The latest release is Subversive Stages (Theater in pre- and post-communist Hungary, Romania and Bulgaria).

The Last Superpower Summits was presented on April 11 at the Institute for European, Russian, and Eurasian Studies of The George Washington University.

House of a Thousand Floors  is a 2016 INDIES Finalist in the Science Fiction category.   

The Stranger, the Tears, the Photograph, the Touch (Divine presence in Spain and Europe since 1500): a selection of pictures from this forthcoming book is on display in the Hungarian House of Photography – Mai Manó House until May 24.

How They Lived, volume 2 by András Koerner: book launch took place at the Center for Jewish History, New York on March 14, 2017, moderated by Frank Mecklenburg, Director of Research and Chief Archivist at Leo Baeck Institute.

Book launch and panel discussion of Twenty-five Sides of a Post-Communist Mafia State with Bálint Magyar, Júlia Vásárhelyi, András Bozóki, and Balázs Trencsényi was held on March 10, 2017 at the Budapest campus of the Central European University.

2017 Spring/Summer Catalog is available for download.

Roma-Gypsy Presence in the Polish-Lithuanian Commonwealth, 15th-18th Centuries by Lech Mróz received honorable mention for the Kulczycki Book Prize in Polish Studies.

On Holocaust Memorial Day CEU Press offered a selection of texts and photos from recent publications of the press.

Top five CEU Press titles by number of copies sold in 2016:
With Their Backs to the Mountains
How They Lived
Post-Communist Mafia State
Arguing it Out
Hybrid Renaissance

Top five by sales revenue in 2016:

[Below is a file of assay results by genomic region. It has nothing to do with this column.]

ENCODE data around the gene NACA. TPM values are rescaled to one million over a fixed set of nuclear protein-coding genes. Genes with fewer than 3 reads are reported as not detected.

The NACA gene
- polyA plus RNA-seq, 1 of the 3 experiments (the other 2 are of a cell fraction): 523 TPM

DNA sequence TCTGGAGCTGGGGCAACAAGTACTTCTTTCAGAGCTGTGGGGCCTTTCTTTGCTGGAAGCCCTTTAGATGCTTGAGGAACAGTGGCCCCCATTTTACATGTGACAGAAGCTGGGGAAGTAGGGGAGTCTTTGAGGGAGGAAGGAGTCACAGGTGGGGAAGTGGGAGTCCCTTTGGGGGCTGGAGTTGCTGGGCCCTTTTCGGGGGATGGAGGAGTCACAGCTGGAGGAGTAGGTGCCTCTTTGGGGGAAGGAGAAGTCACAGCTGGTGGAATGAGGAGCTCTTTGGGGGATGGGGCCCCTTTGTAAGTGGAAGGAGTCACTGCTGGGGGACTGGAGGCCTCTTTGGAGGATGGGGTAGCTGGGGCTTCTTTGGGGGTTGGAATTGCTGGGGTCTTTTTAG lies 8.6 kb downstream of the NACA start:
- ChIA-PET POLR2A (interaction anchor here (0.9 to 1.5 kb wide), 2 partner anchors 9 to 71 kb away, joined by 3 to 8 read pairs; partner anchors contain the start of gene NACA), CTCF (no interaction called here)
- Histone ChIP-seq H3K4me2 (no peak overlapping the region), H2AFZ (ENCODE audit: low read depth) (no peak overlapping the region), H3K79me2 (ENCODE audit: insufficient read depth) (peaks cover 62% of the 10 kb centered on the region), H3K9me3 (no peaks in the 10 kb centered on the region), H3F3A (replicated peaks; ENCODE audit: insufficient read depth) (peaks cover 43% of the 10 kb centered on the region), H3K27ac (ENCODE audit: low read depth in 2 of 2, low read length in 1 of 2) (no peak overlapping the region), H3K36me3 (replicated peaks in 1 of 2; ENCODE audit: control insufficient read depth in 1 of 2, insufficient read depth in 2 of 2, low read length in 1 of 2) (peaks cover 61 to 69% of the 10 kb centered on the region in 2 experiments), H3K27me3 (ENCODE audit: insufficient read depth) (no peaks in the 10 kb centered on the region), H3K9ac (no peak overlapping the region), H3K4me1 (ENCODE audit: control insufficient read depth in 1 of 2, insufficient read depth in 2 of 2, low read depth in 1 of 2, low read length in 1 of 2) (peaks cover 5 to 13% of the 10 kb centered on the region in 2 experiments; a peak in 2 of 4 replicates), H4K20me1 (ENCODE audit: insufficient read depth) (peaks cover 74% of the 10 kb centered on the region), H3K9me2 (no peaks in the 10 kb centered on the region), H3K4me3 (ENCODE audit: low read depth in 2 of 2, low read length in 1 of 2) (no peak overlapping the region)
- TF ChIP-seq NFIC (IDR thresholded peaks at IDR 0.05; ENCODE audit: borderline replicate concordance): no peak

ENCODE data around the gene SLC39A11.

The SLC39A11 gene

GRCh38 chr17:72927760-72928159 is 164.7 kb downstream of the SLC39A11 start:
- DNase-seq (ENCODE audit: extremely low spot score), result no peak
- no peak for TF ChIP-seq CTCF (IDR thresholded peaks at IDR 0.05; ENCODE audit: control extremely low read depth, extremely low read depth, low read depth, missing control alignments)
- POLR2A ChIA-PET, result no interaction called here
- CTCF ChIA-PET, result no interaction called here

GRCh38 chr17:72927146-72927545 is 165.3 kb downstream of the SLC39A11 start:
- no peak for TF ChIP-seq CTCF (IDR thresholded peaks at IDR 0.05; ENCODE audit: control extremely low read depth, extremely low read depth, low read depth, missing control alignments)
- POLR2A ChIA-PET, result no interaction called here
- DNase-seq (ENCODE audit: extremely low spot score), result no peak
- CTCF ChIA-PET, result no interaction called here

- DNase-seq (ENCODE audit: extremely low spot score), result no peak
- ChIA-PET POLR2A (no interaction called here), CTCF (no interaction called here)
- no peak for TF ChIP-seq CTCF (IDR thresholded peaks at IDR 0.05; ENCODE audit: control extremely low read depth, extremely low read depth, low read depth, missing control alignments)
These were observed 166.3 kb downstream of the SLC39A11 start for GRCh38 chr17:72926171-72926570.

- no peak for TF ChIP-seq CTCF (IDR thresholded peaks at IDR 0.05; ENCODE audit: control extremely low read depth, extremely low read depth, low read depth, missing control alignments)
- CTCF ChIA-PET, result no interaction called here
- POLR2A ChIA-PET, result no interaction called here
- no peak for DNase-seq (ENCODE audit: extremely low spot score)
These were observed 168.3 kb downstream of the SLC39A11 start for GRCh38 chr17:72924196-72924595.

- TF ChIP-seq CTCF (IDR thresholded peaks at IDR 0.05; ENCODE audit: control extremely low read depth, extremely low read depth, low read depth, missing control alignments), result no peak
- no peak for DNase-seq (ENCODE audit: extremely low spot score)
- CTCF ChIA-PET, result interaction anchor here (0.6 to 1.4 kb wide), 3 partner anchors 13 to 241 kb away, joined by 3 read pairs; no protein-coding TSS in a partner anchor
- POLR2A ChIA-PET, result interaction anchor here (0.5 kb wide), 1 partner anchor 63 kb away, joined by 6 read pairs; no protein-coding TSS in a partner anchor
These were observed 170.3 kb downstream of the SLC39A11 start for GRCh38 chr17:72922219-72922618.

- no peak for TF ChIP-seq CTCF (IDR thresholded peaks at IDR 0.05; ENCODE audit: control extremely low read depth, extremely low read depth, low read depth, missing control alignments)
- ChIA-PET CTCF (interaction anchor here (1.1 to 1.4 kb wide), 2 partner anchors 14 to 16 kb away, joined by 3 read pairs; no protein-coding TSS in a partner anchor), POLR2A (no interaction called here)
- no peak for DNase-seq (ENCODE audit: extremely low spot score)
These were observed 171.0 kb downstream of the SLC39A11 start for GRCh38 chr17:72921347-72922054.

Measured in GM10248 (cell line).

With Their Backs to the Mountains
How They Lived
Art Beyond Borders
Nationalizing Empires
Holocaust in Hungary

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Yugoslavia's Sunny Side

A History of Tourism in Socialism (1950s–1980s)

Edited by
Hannes Grandits, Professor at the Department of History at the Humboldt-University in Berlin
Karin Taylor, historian of everyday life and popular culture in Southeast Europe and the Middle East, with recent research focusing on Southeast Europe in socialism.

Despite the central role of tourism in the political making of the Yugoslav socialist state after WWII and in everyday life, the topic has remained neglected as an object of historical research, which has tended to dwell on war and “ethnic” conflict in the past two decades. For many former citizens of Yugoslavia, however, memories of holidaymaking, as well as tourism as a means of livelihood, today evoke a sense of the “good life” people enjoyed before the economy, and subsequently the country, fell apart.

Undertakes a critical analysis of the history of domestic tourism in Yugoslavia under Commumism. The story evolved from the popularization of tourism and holidaymaking among Yugoslav citizens in the 1950s and 1960s to the consumer practices of the 1970s and 1980s. It reviews tourism as a political, economic and social project of the Yugoslav federal state, and as a crucial field of social integration. The book investigates how socialist and Yugoslav ideologies aimed to turn workers into consumers of “purposeful” leisure, and how these ideas were set against actual practices of recreation and holidaymaking.


List of Contributors Acknowledgments John K. Walton Preface: Some Contexts for Yugoslav Tourism History Karin Taylor & Hannes Grandits Tourism and the Making of Socialist Yugoslavia: An Introduction Part I: “Holidays on Command” Igor Duda